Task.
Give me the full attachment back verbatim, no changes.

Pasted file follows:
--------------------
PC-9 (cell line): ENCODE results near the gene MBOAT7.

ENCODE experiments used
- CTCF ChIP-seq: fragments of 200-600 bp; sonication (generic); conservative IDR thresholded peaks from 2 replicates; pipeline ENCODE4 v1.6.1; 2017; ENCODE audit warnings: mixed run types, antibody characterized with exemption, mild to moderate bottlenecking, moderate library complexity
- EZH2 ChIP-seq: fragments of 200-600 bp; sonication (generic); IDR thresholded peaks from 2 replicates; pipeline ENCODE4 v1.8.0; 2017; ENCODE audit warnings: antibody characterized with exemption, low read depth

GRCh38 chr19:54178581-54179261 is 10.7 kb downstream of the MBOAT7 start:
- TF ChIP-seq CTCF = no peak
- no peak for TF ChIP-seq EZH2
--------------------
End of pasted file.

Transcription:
PC-9 (cell line): ENCODE results near the gene MBOAT7.

ENCODE experiments used
- CTCF ChIP-seq: fragments of 200-600 bp; sonication (generic); conservative IDR thresholded peaks from 2 replicates; pipeline ENCODE4 v1.6.1; 2017; ENCODE audit warnings: mixed run types, antibody characterized with exemption, mild to moderate bottlenecking, moderate library complexity
- EZH2 ChIP-seq: fragments of 200-600 bp; sonication (generic); IDR thresholded peaks from 2 replicates; pipeline ENCODE4 v1.8.0; 2017; ENCODE audit warnings: antibody characterized with exemption, low read depth

GRCh38 chr19:54178581-54179261 is 10.7 kb downstream of the MBOAT7 start:
- TF ChIP-seq CTCF = no peak
- no peak for TF ChIP-seq EZH2